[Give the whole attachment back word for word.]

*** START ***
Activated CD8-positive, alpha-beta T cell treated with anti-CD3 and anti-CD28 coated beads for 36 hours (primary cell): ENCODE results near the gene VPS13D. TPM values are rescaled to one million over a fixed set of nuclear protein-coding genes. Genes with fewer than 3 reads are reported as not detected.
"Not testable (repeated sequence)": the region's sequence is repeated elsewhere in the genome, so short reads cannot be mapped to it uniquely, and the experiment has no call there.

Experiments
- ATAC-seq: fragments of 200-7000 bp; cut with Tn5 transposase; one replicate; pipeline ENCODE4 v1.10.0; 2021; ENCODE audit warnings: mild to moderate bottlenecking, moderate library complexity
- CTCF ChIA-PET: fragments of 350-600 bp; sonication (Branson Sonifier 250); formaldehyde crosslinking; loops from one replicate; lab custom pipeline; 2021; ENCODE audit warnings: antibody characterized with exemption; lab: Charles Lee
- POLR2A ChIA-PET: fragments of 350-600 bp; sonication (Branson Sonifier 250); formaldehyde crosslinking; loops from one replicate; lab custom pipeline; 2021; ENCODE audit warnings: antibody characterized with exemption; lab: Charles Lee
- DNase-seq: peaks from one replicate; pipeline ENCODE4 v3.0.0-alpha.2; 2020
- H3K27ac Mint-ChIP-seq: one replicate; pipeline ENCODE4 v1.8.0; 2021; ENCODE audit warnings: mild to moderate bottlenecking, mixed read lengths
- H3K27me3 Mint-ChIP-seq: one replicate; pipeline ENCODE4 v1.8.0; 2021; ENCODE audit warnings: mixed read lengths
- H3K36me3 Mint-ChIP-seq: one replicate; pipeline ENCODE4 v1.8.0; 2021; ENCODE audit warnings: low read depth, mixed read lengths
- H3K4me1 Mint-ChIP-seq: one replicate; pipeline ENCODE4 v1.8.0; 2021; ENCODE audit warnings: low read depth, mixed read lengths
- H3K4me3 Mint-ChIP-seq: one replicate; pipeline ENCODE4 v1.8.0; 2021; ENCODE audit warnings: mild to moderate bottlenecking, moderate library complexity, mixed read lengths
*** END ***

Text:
Activated CD8-positive, alpha-beta T cell treated with anti-CD3 and anti-CD28 coated beads for 36 hours (primary cell): ENCODE results near the gene VPS13D. TPM values are rescaled to one million over a fixed set of nuclear protein-coding genes. Genes with fewer than 3 reads are reported as not detected.
"Not testable (repeated sequence)": the region's sequence is repeated elsewhere in the genome, so short reads cannot be mapped to it uniquely, and the experiment has no call there.

Experiments
- ATAC-seq: fragments of 200-7000 bp; cut with Tn5 transposase; one replicate; pipeline ENCODE4 v1.10.0; 2021; ENCODE audit warnings: mild to moderate bottlenecking, moderate library complexity
- CTCF ChIA-PET: fragments of 350-600 bp; sonication (Branson Sonifier 250); formaldehyde crosslinking; loops from one replicate; lab custom pipeline; 2021; ENCODE audit warnings: antibody characterized with exemption; lab: Charles Lee
- POLR2A ChIA-PET: fragments of 350-600 bp; sonication (Branson Sonifier 250); formaldehyde crosslinking; loops from one replicate; lab custom pipeline; 2021; ENCODE audit warnings: antibody characterized with exemption; lab: Charles Lee
- DNase-seq: peaks from one replicate; pipeline ENCODE4 v3.0.0-alpha.2; 2020
- H3K27ac Mint-ChIP-seq: one replicate; pipeline ENCODE4 v1.8.0; 2021; ENCODE audit warnings: mild to moderate bottlenecking, mixed read lengths
- H3K27me3 Mint-ChIP-seq: one replicate; pipeline ENCODE4 v1.8.0; 2021; ENCODE audit warnings: mixed read lengths
- H3K36me3 Mint-ChIP-seq: one replicate; pipeline ENCODE4 v1.8.0; 2021; ENCODE audit warnings: low read depth, mixed read lengths
- H3K4me1 Mint-ChIP-seq: one replicate; pipeline ENCODE4 v1.8.0; 2021; ENCODE audit warnings: low read depth, mixed read lengths
- H3K4me3 Mint-ChIP-seq: one replicate; pipeline ENCODE4 v1.8.0; 2021; ENCODE audit warnings: mild to moderate bottlenecking, moderate library complexity, mixed read lengths